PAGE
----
Now open
German Police liaison office on Ramstein to help Airmen

Petra Lessoing
Kaiserslautern American

***image1***The German Police liaison office officially opened here Sept. 19.
During his speech, Wolfgang Erfurt, president of Westpfalz Police
Headquarters, emphasized that the common work between German and
American police forces has a long tradition.

“The idea to establish an office on base was in our heads for a long
time already,” said Mr. Erfurt. “After Sept. 11 tragedies, connections
became even closer and finally the idea became reality.”

Col. Kurt Lohide, 435th Air Base Wing commander praised the presence of German police on base during the opening ceremony.

“I agree this is an historic event on several levels,” said Colonel
Lohide. “It is another example where two free nations cooperate
together and with a growing population on base, the future will bring
many opportunities for both security forces to cooperate.”

Three police officers already started work in the liaison office on
base earlier this year. Their reporting office is the Landstuhl Police

“For the Kaiserslautern, Landstuhl and Ramstein areas, we are the point
of contact for the U.S. military police,” said Polizeikommissar Bernd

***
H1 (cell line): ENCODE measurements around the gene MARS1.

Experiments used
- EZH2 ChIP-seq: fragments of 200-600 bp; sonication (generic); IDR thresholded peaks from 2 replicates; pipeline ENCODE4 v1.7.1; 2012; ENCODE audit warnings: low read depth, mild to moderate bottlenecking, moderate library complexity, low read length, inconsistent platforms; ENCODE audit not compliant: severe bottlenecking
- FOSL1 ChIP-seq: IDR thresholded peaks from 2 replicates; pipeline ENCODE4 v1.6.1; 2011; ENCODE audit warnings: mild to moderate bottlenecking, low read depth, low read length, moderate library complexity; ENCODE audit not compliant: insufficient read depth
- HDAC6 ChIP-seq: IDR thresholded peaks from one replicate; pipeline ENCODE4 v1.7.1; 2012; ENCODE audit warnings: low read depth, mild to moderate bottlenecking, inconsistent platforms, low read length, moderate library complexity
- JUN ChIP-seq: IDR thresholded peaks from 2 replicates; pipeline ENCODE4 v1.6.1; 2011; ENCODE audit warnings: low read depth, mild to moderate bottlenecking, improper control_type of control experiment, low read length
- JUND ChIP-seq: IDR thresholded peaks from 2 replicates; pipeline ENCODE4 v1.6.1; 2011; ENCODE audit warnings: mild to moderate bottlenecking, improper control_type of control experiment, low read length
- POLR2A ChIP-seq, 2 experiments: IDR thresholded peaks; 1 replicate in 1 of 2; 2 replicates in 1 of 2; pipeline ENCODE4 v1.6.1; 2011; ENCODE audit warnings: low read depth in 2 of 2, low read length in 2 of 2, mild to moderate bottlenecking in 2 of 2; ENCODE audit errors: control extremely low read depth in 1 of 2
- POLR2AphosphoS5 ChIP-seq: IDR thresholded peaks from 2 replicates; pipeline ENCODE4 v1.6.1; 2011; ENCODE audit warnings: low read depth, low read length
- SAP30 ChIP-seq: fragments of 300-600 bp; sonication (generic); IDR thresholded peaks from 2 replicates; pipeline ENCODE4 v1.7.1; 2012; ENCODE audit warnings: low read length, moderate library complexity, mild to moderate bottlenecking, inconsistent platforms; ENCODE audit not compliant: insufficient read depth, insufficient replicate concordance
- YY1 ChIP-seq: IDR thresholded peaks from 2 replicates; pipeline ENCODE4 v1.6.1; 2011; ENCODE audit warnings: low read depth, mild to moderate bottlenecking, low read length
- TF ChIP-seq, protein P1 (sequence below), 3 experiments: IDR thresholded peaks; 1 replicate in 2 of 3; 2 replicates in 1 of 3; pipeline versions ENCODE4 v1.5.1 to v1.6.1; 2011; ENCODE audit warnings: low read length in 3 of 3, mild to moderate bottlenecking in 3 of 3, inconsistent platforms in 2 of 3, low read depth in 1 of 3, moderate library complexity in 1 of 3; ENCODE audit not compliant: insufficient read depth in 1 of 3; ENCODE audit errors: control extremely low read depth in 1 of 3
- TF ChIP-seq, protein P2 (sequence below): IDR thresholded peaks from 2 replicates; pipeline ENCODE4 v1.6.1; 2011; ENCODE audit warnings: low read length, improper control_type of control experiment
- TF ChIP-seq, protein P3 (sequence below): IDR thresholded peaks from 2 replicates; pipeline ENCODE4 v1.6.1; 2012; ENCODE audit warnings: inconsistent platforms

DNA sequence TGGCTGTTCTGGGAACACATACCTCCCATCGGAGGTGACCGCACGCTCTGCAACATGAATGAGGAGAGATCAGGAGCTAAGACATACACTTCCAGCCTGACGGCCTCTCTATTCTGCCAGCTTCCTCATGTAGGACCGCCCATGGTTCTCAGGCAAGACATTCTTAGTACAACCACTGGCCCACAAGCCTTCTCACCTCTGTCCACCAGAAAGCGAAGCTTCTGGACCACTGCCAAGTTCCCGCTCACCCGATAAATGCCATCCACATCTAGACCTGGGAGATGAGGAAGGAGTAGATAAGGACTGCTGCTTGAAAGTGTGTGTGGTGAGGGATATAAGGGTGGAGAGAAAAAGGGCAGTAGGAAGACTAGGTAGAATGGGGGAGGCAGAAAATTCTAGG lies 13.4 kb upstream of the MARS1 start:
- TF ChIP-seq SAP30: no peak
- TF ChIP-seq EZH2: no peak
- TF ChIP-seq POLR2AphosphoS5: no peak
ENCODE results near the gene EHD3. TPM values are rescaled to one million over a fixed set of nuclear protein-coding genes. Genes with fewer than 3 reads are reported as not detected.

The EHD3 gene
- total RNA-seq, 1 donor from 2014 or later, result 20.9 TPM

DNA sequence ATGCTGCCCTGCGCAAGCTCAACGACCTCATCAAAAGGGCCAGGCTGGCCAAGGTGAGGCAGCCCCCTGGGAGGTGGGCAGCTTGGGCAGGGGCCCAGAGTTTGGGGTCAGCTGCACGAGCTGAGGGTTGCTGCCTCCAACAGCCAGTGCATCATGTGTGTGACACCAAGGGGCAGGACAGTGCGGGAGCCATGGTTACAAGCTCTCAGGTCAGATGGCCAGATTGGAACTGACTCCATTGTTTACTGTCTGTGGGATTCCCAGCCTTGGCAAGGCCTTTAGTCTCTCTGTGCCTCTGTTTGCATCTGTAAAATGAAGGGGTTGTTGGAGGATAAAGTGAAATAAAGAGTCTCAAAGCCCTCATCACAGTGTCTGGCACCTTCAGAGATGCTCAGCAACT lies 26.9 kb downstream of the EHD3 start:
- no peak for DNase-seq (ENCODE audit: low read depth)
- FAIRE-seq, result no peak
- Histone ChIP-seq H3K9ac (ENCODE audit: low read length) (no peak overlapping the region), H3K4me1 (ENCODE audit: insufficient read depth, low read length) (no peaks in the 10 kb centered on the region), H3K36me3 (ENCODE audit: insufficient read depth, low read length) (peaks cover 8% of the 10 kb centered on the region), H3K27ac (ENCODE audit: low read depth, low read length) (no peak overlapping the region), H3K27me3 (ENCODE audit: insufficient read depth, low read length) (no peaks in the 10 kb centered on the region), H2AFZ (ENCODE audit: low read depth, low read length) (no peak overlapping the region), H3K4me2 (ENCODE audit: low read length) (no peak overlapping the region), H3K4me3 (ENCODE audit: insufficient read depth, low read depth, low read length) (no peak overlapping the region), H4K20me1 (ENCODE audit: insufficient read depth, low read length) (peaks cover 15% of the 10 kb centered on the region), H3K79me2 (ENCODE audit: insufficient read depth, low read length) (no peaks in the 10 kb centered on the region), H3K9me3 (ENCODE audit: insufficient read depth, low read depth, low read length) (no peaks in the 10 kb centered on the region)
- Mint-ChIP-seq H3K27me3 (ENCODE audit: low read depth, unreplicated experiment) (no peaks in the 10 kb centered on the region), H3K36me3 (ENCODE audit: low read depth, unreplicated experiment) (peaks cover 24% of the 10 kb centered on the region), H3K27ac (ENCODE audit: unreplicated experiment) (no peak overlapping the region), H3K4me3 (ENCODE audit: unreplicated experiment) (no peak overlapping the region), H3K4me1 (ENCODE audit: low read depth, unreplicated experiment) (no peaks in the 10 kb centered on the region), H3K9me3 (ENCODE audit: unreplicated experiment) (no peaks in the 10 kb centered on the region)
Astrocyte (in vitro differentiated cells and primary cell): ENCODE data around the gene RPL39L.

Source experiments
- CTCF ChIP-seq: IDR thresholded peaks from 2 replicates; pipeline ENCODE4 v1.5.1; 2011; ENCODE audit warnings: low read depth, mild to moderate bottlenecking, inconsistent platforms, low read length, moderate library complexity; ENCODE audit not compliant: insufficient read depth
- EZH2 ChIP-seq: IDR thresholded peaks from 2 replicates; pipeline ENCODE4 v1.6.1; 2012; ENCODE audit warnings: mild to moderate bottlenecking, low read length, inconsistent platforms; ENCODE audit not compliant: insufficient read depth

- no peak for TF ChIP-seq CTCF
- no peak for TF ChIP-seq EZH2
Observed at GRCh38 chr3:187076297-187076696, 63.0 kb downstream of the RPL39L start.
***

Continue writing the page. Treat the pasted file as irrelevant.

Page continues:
Riffel. He, together with Polizeioberkomissar Alfred Klein and POK
Peter Stein, works the various cases with German involvement.

“The 569th Security Forces Squadron is forwarding us the military
reports about things happening off base such as vehicle break-ins,
fights, hit and runs and other traffic incidents,” said Mr. Riffel. The
German police officers start investigations and if necessary, they call
offenders in.

“If for example, a U.S. military member or civilian receives a speeding
ticket, we first investigate the offenders’ names, contact them and ask
them to come to our office. Here they get to look at the photo, if
available, and have to make and sign a statement,” said Mr. Riffel.

In cases where a driver’s license will have to be revoked, the German
Police liaison office also has to inform supervisors and ask them to
come along.

“We also got involved when items were stolen from German construction
companies recently here on base and when larcenies occurred on the
Wurstmarkt in Bad Dürkheim,” said Mr. Riffle.

The former German police liaison office in Vogelweh’s military police
station reported an average number of 400 cases per year pertaining to
German law.

Another main focus of the liaison office is the maintenance of human relations with U.S. and NATO forces here on base.

After a one-year probation period, police headquarters officials will review the program for its effectiveness.